By Amanda Page Essays were written. We collected them and took them to the head of the English department. We handed him our short stack and waited. We waited for his reaction, for his feedback. We stood in his office, terrified, exhilarated, proud of ourselves for taking this on, scared of ourselves for the same reason.
Maybe we wanted his approval. Instead, we received, with apprehension, a question: what does rebellion mean to you? He didn’t want to disappoint us, that much was clear. But he wanted us to understand that something was missing.
“Right now,” he said, “all I’m reading is several stories about drinking in bars and meeting boys.”
It was early in the project and we were in our early twenties. Drinking in bars and meeting boys was a significant slice of our collective experience. He went on to say that we needed to have a point, a reason to rebel. We knew he was right, but we challenged him anyway. My memory wants to share a moment where one of us (Amy) dared him to see past the surface to what we were really saying. I don’t remember exactly, and it both kills me and relieves me. I want to say that he responded by daring us to do the same.
We were orbiting the point, just discovering the lesson.
I don’t remember where we found it or who gave it to us, but we happened upon the Marlon Brando quote from The Wild Ones. A girl asks him, “What are you rebelling against?”
He answers, “What have you got?”
Well, we had plenty.
It’s too easy to look back and assign ourselves things to rebel against. I also think that we weren’t rebelling against things. Our rebellion didn’t look like rebellion, which could be seen as a type of rebellion. But we weren’t protesting, we weren’t overtly political, we didn’t have one particular issue that pushed us or for us to push back.
I like to think that we were rebelling in the service of something. We were rebelling for something, not so much against. The idea was to share some instruction on how to rebel, how to live, how to be a young woman writer. We were writing it in real time.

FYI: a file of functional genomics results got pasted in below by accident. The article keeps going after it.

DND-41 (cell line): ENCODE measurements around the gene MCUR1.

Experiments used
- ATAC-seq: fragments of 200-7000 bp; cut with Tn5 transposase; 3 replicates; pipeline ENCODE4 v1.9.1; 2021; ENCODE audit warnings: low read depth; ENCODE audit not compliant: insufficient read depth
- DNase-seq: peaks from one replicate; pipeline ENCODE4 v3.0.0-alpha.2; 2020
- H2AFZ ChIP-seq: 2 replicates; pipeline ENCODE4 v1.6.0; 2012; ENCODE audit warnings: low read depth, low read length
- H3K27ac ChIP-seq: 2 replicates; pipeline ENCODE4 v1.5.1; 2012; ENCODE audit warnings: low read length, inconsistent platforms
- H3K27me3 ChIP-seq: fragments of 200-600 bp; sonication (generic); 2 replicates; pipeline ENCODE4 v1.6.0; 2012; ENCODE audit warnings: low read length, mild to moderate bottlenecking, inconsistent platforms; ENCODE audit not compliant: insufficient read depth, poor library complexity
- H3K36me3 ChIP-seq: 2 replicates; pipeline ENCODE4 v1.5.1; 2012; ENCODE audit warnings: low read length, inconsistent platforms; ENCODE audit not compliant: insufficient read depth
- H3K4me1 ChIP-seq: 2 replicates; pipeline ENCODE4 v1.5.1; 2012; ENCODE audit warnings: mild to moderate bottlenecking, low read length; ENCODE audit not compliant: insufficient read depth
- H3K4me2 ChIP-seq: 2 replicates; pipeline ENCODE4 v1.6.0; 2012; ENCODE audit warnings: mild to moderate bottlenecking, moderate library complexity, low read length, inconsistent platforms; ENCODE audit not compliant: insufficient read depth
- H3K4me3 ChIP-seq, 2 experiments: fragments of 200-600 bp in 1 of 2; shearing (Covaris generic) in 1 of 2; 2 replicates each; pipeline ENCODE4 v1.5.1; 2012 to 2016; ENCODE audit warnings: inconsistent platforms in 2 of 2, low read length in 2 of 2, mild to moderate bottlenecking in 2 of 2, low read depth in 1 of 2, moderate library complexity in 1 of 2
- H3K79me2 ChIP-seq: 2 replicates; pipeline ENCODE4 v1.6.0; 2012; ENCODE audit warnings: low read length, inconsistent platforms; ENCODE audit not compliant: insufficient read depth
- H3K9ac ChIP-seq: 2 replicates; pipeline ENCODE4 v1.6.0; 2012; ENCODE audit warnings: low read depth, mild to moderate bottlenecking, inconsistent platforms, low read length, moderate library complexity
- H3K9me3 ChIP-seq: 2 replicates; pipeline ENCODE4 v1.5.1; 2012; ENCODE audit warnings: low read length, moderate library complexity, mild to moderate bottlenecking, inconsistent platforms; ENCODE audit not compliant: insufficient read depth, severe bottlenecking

It’s clear to me now, that our rebellion was an attempt to figure out how to live our lives authentically---how to live an authentic life. Every act of authenticity is an act of rebellion. If we rebelled against anything, it was the script. When you’re about to graduate from college, your options can feel limited. You can be overwhelmed with choices, and paralyzed by the pressure to choose. We fought against that pressure, those expectations, often from well-meaning family and friends and professors and advisors.
The most we could hope for was to make interesting lives for ourselves. And at that point, the interesting stuff was boys and bars.
Of course, there was more. By claiming any kind of power over our own lives, we were rebelling against many things: parental expectations, societal expectations, what we’d been taught and what we’d been told to expect for ourselves.
That’s where essays served us most. We claimed our power by claiming our stories. By owning our experiences, through how we wrote them, we created respect for them. I learned to respect my own stories. I learned the power in having a story, and in telling it. The YWRB project made my stories matter at a time when no one wants you to trust yourself. But I trusted my stories. I trusted Amy’s stories. I believed our stories mattered. Our stories mattered. That’s all anyone can ever hope for. That’s what we were trying to say to other young women: Your story matters.
That’s what I rebelled for.